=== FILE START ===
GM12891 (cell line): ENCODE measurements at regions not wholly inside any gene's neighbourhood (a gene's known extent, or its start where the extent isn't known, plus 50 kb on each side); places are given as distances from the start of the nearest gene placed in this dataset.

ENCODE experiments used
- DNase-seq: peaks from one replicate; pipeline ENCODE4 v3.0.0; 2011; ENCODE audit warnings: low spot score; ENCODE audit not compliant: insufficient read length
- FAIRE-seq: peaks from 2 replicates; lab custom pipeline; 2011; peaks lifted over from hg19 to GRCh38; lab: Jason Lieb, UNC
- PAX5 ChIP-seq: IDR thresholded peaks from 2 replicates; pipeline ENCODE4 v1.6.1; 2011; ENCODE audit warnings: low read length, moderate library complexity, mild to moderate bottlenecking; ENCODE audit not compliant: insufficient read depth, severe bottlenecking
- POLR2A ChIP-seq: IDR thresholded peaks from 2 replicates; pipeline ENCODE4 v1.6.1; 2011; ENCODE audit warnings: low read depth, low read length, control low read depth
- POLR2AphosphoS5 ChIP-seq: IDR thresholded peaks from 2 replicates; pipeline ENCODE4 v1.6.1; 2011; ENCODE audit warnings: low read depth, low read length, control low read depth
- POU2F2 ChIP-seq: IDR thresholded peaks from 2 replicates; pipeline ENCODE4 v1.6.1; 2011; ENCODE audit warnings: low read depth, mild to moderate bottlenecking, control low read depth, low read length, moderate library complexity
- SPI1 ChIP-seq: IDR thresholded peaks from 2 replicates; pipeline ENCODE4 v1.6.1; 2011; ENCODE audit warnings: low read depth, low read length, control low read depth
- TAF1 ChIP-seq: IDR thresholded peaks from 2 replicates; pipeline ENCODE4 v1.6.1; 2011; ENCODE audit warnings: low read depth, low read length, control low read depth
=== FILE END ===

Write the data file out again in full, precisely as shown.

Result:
GM12891 (cell line): ENCODE measurements at regions not wholly inside any gene's neighbourhood (a gene's known extent, or its start where the extent isn't known, plus 50 kb on each side); places are given as distances from the start of the nearest gene placed in this dataset.

ENCODE experiments used
- DNase-seq: peaks from one replicate; pipeline ENCODE4 v3.0.0; 2011; ENCODE audit warnings: low spot score; ENCODE audit not compliant: insufficient read length
- FAIRE-seq: peaks from 2 replicates; lab custom pipeline; 2011; peaks lifted over from hg19 to GRCh38; lab: Jason Lieb, UNC
- PAX5 ChIP-seq: IDR thresholded peaks from 2 replicates; pipeline ENCODE4 v1.6.1; 2011; ENCODE audit warnings: low read length, moderate library complexity, mild to moderate bottlenecking; ENCODE audit not compliant: insufficient read depth, severe bottlenecking
- POLR2A ChIP-seq: IDR thresholded peaks from 2 replicates; pipeline ENCODE4 v1.6.1; 2011; ENCODE audit warnings: low read depth, low read length, control low read depth
- POLR2AphosphoS5 ChIP-seq: IDR thresholded peaks from 2 replicates; pipeline ENCODE4 v1.6.1; 2011; ENCODE audit warnings: low read depth, low read length, control low read depth
- POU2F2 ChIP-seq: IDR thresholded peaks from 2 replicates; pipeline ENCODE4 v1.6.1; 2011; ENCODE audit warnings: low read depth, mild to moderate bottlenecking, control low read depth, low read length, moderate library complexity
- SPI1 ChIP-seq: IDR thresholded peaks from 2 replicates; pipeline ENCODE4 v1.6.1; 2011; ENCODE audit warnings: low read depth, low read length, control low read depth
- TAF1 ChIP-seq: IDR thresholded peaks from 2 replicates; pipeline ENCODE4 v1.6.1; 2011; ENCODE audit warnings: low read depth, low read length, control low read depth